So, the build was finished at 6.00 on Friday, and Saturday morning I took it for a first ride, into Porirua to take my wife a coffee at work, and to buy some mudguards.
Obviously this was to be a shakedown trip, and a trial of the bikes performance. Despite choosing the Lekkie 300w kit, and knowing that it was probably programmed by Paul at EM3EV, I didn’t realise some of its features.
The ride over into Porirua didn’t seem too bad, a good 100+ metres of climb at first, followed by lots of downhill and another sharp climb. The Pedelec system seemed to work great, but at times I felt I was putting too much effort in. A coffee was bought, delivered and shared, and I set off for the local bike shop (Pack and Pedal in Porirua) to look for some fat mudguards to cover the 26 by 2.125 tyres. On the way there some peculiar things started to be felt, and it appeared the left crank wanted to get off! Fortunately, I could throttle my way the last 500m to the LBS. I found some ludicrously expensive mudguards, and borrowed an 8mm allan key to tighten up the cranks – good and proper!
On the way home I started to get very frustrated with the bike, some very unusual things were happening. I am used to a 350w hub motor, which is a little under powered, so I have developed quite a high cadence in order to help it out up the hills. The Lekkie system came with a 46tooth chain ring, which is possibly a little big for the bike.
Anyway, the main issue was that it seemed to be easier to pedal in high gears than low gears. Whenever I changed down a gear to go up hills etc, it got harder to pedal up the hill. When going along straight flat roads in 7th gear, changing down to 6th gear felt like I had thrown an anchor off the back! This is a summary based on what I know now, but at the time I was frustrated and annoyed that getting home was very hard on me and the battery (I used the throttle to overcome some of the hills and head winds etc).
A bit despondent, I fitted the mudguards. By chance I had picked up a set for an ATB, which fitted using rubber bungees and cable ties – no bolts, nuts or anything else mechanical. At first I found this annoying, and while I got the front guard to fit as per the instructions, the back was not going anywhere near it. A quick rethink at the back and I realised that the Yuba has so many supports, cross bars and stays, that the whole mudguard could be attached to the stays and frame directly.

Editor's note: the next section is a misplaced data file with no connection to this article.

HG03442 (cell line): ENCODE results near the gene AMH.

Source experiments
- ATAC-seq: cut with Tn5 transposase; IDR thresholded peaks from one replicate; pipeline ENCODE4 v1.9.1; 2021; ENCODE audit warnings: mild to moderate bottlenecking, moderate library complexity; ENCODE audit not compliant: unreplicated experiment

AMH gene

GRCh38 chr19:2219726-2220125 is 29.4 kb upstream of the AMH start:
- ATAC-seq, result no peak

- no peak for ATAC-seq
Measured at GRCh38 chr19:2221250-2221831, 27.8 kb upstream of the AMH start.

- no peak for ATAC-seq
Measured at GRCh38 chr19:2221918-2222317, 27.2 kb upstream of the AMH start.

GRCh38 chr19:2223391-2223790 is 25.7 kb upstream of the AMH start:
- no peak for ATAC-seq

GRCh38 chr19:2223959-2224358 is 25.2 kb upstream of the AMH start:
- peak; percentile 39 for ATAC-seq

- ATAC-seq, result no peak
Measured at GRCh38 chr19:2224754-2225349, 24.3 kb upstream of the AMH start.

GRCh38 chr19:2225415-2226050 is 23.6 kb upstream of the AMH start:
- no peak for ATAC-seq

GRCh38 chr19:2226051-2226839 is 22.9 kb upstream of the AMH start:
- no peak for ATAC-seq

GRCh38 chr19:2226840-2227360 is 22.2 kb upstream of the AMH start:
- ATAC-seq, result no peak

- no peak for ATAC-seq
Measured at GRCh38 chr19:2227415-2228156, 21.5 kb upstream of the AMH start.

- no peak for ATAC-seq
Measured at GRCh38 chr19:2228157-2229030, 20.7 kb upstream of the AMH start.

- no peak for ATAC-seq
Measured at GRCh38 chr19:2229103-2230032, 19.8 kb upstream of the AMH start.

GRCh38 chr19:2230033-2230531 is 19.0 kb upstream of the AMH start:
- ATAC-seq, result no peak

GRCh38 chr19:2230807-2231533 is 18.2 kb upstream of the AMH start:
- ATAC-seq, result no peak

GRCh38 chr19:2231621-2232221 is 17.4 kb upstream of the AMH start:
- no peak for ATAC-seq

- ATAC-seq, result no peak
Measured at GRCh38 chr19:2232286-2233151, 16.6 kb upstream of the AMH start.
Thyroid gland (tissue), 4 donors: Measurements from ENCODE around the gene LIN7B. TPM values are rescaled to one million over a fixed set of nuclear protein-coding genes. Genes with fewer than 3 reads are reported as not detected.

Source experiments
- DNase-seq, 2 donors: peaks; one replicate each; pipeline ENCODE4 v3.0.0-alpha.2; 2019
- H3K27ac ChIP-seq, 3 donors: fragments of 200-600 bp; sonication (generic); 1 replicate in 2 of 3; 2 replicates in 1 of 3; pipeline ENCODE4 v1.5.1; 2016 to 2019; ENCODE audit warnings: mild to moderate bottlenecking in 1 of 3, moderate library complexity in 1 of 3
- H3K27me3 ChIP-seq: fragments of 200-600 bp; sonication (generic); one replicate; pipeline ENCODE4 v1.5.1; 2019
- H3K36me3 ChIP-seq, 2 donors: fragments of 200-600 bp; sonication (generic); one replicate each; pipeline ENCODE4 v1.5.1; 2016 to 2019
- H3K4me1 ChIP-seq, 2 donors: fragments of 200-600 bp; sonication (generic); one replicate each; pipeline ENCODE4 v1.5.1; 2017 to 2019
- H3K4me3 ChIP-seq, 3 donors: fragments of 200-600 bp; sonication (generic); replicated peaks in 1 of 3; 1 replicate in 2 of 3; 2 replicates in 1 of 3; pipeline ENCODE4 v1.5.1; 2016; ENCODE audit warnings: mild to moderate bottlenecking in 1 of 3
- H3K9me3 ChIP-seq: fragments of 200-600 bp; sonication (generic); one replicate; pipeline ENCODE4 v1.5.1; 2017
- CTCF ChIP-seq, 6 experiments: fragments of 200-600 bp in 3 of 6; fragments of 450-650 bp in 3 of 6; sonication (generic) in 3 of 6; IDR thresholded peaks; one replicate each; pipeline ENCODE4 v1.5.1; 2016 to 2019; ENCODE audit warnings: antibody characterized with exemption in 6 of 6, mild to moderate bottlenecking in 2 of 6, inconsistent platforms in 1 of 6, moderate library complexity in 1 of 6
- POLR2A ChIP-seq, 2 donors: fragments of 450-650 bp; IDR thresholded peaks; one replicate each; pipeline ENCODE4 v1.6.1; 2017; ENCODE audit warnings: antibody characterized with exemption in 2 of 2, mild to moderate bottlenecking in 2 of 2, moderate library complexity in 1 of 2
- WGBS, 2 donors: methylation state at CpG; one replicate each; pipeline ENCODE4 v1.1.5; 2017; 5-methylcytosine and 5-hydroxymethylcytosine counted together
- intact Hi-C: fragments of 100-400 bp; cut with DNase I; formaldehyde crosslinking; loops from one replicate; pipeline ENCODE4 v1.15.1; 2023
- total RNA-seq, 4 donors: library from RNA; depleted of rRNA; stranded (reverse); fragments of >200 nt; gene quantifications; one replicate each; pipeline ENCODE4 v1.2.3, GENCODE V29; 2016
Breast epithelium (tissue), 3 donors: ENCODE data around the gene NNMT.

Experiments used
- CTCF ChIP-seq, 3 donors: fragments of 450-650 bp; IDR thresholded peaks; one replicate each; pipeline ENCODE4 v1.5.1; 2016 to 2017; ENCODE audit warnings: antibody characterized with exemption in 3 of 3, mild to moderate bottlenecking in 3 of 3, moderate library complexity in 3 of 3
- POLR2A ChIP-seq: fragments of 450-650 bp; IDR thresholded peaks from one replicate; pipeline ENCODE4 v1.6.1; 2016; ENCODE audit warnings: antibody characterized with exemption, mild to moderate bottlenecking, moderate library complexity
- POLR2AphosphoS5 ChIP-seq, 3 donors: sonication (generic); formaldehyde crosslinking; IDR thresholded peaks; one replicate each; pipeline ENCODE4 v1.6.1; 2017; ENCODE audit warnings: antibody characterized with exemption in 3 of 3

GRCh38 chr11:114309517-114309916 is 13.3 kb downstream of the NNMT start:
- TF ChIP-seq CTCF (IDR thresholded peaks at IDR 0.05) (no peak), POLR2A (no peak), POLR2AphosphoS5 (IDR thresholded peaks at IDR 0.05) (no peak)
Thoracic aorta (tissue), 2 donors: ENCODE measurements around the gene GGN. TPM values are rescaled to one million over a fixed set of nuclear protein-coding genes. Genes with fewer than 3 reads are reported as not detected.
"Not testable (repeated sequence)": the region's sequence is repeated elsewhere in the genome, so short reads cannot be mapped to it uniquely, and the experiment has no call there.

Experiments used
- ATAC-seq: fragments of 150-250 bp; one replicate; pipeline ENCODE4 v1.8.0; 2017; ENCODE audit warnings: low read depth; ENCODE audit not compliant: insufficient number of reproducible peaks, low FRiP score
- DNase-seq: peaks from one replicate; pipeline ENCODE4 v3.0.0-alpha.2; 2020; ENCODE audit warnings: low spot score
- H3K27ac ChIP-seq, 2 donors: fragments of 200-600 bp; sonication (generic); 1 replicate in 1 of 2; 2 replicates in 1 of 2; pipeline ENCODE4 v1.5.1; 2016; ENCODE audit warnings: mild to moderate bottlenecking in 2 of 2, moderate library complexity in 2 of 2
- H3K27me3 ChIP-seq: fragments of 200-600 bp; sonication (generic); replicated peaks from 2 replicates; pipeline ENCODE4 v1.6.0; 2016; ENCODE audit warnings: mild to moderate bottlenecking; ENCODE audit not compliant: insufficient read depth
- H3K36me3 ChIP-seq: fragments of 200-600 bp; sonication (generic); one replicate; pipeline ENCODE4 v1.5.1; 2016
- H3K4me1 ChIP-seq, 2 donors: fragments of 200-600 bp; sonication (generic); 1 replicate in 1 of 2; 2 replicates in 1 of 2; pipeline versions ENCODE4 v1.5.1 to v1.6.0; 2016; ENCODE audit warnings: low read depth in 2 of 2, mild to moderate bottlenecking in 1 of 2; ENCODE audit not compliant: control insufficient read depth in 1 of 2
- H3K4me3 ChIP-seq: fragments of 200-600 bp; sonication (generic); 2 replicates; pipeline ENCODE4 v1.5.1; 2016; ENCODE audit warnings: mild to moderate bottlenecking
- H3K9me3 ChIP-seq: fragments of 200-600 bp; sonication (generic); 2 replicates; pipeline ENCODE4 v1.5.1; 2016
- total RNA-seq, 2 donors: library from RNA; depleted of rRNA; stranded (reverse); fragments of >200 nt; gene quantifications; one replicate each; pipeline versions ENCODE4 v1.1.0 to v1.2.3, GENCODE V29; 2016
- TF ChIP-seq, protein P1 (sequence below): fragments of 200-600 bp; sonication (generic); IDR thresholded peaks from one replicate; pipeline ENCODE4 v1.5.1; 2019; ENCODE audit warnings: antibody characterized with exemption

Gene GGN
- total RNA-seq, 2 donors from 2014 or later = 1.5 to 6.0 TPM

When I looked closer at the front forks I realised that if it had needed lugs to bolt to, I would have been in trouble as there are no lugs other than for disc brakes on the front forks. I need to look for some normal stays to replace the bungee attached ones that came with the front guards, there are threaded mounting holes at the bottom of the forks. Anyway, the guards are fitted and look great.
I also changed the height and angle of the handlebars, using the adjustable angle thing between the stem and the bars. The bike now fits a lot better! I did a retighten of everything I had fitted just to make sure.
So – what about the main issue? At first I thought something was faulty, so I started looking on the web for the same symptoms, searching for “bbs01 bafang low power in low gears”. A fortunate search choice, nothing that matched my problem came up, but a lot of links to pages about programming the Bafang mid drive hubs, including this one on Electricbike-blog.com.
Without reading too deeply I realised that the Bafang cuts off the power gradually as your cadence increases, so low gears and fast cadence means little assistance. While I didn’t think my cadence was high, the description matched my experience exactly.
So on Sunday we did another bike ride to our favourite cafe (a 23km circular route) and I changed my riding style to suit what I had read. What a change, I went from hating the damn bike to loving it in about 5km! I explored exactly what was happening in various power settings, gears and amounts of effort, and it all started to make sense. I was still working hard going up hill, but 103kg on a 30kg fat wheeled bike is always going to be hard work even with 300 watts of assist.
I am now using the watt meter to learn how and when to change gear. When the watts starts to rise over the norm for the PAS setting, change down a gear. When the watts drop down below about half of that change up a gear, and feel the push of that motor!
I checked out the settings in the above article for the EM3EV version of the motor, and found the offending item. The current decay setting which controls how high the cadence is allowed to get before power is reduced is in a range of 1-8, and of the 5 example of settings, the setting on my motor is the lowest, a 4 where others are at least 6 and usually an 8. This explains a lot. A programming cable is not expensive, so I have one on order, and when it comes I will check out the motors parameters, and fiddle just one or two of them. Hopefully I will be able to retain my faster cadence, because slogging up hills with a cadence of 60 or so is killing my old knees!
I also need a lower gear, 1st gear is just a bit hard on the hills I ride regularly, but there are some tougher hills in the area which will need something a bit lower. The 38tooth ring that came with the bike is probably a little low, so I thought I would swap the 46 tooth ring for a 42 tooth. What I lose in top speed will be made up for in hill climbing ability!